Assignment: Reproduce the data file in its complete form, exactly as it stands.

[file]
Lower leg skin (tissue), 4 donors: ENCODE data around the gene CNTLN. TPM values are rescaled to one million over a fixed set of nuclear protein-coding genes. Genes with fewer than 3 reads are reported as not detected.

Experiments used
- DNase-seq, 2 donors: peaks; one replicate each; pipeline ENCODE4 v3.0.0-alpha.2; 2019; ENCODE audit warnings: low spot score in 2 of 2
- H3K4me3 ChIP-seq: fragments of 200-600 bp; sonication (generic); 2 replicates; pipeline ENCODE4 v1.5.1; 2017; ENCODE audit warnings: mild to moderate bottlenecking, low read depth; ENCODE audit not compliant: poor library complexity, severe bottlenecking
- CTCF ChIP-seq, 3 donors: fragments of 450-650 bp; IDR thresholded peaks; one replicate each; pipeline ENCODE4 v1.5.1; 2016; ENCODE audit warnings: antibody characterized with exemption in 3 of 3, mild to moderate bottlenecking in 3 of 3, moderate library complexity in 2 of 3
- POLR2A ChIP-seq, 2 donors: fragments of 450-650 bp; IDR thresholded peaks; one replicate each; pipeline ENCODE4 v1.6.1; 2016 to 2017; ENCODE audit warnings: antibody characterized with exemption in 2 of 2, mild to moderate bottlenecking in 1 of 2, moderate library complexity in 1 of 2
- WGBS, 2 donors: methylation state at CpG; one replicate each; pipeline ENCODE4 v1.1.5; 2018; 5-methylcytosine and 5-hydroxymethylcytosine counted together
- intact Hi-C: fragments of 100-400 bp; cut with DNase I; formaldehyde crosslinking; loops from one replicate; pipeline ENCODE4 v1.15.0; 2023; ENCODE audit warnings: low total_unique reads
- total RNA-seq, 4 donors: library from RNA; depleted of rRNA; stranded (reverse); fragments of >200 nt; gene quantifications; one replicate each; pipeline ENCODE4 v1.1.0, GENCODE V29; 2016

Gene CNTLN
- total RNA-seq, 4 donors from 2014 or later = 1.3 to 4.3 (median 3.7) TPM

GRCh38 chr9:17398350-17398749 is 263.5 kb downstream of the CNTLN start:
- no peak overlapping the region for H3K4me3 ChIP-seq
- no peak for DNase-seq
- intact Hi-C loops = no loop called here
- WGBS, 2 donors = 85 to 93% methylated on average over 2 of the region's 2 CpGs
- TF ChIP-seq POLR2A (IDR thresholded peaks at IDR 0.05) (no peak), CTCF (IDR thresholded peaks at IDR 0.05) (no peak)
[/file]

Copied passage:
Lower leg skin (tissue), 4 donors: ENCODE data around the gene CNTLN. TPM values are rescaled to one million over a fixed set of nuclear protein-coding genes. Genes with fewer than 3 reads are reported as not detected.

Experiments used
- DNase-seq, 2 donors: peaks; one replicate each; pipeline ENCODE4 v3.0.0-alpha.2; 2019; ENCODE audit warnings: low spot score in 2 of 2
- H3K4me3 ChIP-seq: fragments of 200-600 bp; sonication (generic); 2 replicates; pipeline ENCODE4 v1.5.1; 2017; ENCODE audit warnings: mild to moderate bottlenecking, low read depth; ENCODE audit not compliant: poor library complexity, severe bottlenecking
- CTCF ChIP-seq, 3 donors: fragments of 450-650 bp; IDR thresholded peaks; one replicate each; pipeline ENCODE4 v1.5.1; 2016; ENCODE audit warnings: antibody characterized with exemption in 3 of 3, mild to moderate bottlenecking in 3 of 3, moderate library complexity in 2 of 3
- POLR2A ChIP-seq, 2 donors: fragments of 450-650 bp; IDR thresholded peaks; one replicate each; pipeline ENCODE4 v1.6.1; 2016 to 2017; ENCODE audit warnings: antibody characterized with exemption in 2 of 2, mild to moderate bottlenecking in 1 of 2, moderate library complexity in 1 of 2
- WGBS, 2 donors: methylation state at CpG; one replicate each; pipeline ENCODE4 v1.1.5; 2018; 5-methylcytosine and 5-hydroxymethylcytosine counted together
- intact Hi-C: fragments of 100-400 bp; cut with DNase I; formaldehyde crosslinking; loops from one replicate; pipeline ENCODE4 v1.15.0; 2023; ENCODE audit warnings: low total_unique reads
- total RNA-seq, 4 donors: library from RNA; depleted of rRNA; stranded (reverse); fragments of >200 nt; gene quantifications; one replicate each; pipeline ENCODE4 v1.1.0, GENCODE V29; 2016

Gene CNTLN
- total RNA-seq, 4 donors from 2014 or later = 1.3 to 4.3 (median 3.7) TPM

GRCh38 chr9:17398350-17398749 is 263.5 kb downstream of the CNTLN start:
- no peak overlapping the region for H3K4me3 ChIP-seq
- no peak for DNase-seq
- intact Hi-C loops = no loop called here
- WGBS, 2 donors = 85 to 93% methylated on average over 2 of the region's 2 CpGs
- TF ChIP-seq POLR2A (IDR thresholded peaks at IDR 0.05) (no peak), CTCF (IDR thresholded peaks at IDR 0.05) (no peak)